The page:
My MG-TC Legacy
By James Beal
It was the late ‘60s. I was between classes when I spotted an Austin Healey Mk-1 Sprite in a parking lot. I left a note with my name and phone number just in case the owner would consider selling the car. That call never came. Several years later, the owner of the Sprite and I were introduced by a mutual friend, and we both had a laugh about my note. A few years after that he moved into my neighborhood, and our paths crossed occasionally; he with his Sprite and me with my Mk III Midget. He knew that I’d recently sold an MG-TF and he mentioned that his father had a TC. Of course, I left him with a verbal reminder to call me if his father ever wanted to sell the TC.
Fast forward to January 1997. We had just moved from the old neighborhood into a new home. The phone rang. “Hi Jim,” said the familiar voice on the other end, “I’m just back from Arizona where I was resolving my father’s estate, and I have his TC in the back of a U-Haul truck. Do you still want it?” I think I mumbled something about just buying the house and not wanting another big expenditure. A couple of days later he called to ask if he could store the car in my garage because he had to return the truck. OK, I guess I could let something with anti-freeze in it sit outside temporarily to make room. So, the TC ended up in my garage. But a few weeks later I called to let him know I was getting tired of scraping ice and snow off my windshield every morning. His car had to go.
And that was the moment when those magic words echoed in my head for the first time: “Maybe you don’t find the MG. Maybe the MG finds you.” After some negotiating, the TC3418 kept its place in my garage and in my heart for two decades! My friend’s father had owned the car since 1952. It came with an extensive inventory of new and used parts, and a meticulously maintained log documenting every interaction my friend’s father had with the car until his health failed. As I read his legacy of the car, I watched his precise and exact handwriting become more illegible over the passing years until the final entries were made by his son.
The log book told me that the TC3418 had been well cared for, but one incident stood out unresolved: an altercation with a Buick. The repairs and replacements were fully explained and noted but there was never a mention of investigating to see if the frame had been bent. At speed with two people on-board and luggage, the car would do a little hula dance that I wasn’t comfortable with. After I installed a lift in my garage, it was fairly easy to take diagonal measurements to see if there was any lozenging of the frame – and there was.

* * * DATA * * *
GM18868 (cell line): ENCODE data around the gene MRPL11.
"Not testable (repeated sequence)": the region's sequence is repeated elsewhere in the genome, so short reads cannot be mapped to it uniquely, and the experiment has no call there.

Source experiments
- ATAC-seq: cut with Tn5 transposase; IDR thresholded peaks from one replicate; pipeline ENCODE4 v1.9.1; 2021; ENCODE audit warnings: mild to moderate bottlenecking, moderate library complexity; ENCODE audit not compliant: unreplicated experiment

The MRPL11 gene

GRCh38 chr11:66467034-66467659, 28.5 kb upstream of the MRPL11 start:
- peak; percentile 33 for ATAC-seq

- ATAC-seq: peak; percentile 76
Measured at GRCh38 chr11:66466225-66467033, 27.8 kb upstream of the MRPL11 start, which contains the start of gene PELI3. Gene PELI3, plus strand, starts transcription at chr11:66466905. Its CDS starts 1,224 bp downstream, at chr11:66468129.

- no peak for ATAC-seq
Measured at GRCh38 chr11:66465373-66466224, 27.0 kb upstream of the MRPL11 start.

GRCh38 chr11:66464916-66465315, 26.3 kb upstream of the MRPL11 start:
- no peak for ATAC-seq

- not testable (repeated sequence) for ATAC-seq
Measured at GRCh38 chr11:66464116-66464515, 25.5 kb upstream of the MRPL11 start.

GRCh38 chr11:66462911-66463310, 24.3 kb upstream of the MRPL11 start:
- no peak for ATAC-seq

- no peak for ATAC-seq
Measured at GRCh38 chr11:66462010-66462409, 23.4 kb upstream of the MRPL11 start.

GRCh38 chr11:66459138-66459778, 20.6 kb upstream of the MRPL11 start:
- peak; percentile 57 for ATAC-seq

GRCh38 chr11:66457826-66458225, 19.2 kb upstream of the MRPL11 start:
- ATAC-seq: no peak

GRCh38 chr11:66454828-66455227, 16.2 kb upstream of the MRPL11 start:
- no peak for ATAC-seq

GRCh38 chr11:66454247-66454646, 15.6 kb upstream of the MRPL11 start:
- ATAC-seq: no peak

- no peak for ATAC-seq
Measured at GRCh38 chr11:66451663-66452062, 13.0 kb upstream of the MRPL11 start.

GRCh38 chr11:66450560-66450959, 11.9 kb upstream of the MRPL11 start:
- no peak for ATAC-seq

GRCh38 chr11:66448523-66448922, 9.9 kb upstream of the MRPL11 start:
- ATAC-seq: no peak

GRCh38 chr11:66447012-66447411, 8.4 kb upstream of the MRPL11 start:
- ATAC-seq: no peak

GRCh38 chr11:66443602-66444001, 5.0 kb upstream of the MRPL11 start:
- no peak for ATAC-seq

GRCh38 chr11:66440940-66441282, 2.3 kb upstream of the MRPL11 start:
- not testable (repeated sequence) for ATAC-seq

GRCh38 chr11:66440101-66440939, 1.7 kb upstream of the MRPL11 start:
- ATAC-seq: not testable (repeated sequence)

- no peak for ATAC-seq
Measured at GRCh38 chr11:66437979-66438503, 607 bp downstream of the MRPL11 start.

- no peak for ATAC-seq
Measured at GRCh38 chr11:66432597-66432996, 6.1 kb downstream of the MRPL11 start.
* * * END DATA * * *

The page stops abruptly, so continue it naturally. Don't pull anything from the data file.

I found a local body shop whose owner had helped another friend with his TD. After showing a few photos of the TC and telling my sad story, the owner put it on the frame rack. After it was pin registered, we found that the frame was bent in two more directions. The TC was a joy to drive after the straightening. This is what I mean about the importance of a legacy. The documentation by the previous owner gave me an important clue that eventually led to a much-needed repair.
TC’s name, HUGOX, is derived from his Ohio historic license plate HU90X fitted on the the front splash panel
That MG and I had a 20-year romance that was supposed to last forever, but life had other plans: knee and shoulder surgeries. The outcome was that I could no longer keep my left knee bent when driving between gear changes. The TC simply has no place for an extended left leg. I looked at the car just sitting in the garage for as long as I could bear it. And this is where the legacy comes into play once again.
Once a month a group of MG enthusiasts gather at a local watering hole for Pub Night. It was here that I was introduced to a fellow TC owner who was lamenting that he did not have a TC to drive while undertaking the long process of restoring and reassembling his basket case. Half seriously, I said, “Why don’t you buy my TC? It’s a wonderful car to drive, great legacy, in very good condition, and I am having some physical difficulty operating it now.” He thought about it for a minute and asked when he could see the car. That is when I heard the echo of those magic words again, “Maybe you don’t find the MG. Maybe the MG finds you.” It found him when he came to look at it. He bought the car in March, 2017.
It seems that a car, in my mind particularly an MG, seems to be the sum total of all of the experiences of its previous owners – its legacy. The better documented the car, the more you can tell about why the car does what it does both well and poorly. I tried to chronicle all the significant additions and alterations that I made to the TC3418. Hopefully, its new owner will do the same and continue the legacy.
One last thought about legacy. To me, my cars have always been a little like my children. I always feel better knowing where they are and what they are doing. I am comforted knowing who has the car, where it is and what they are doing with it. I’m pleased to see the legacy of TC3418 continue.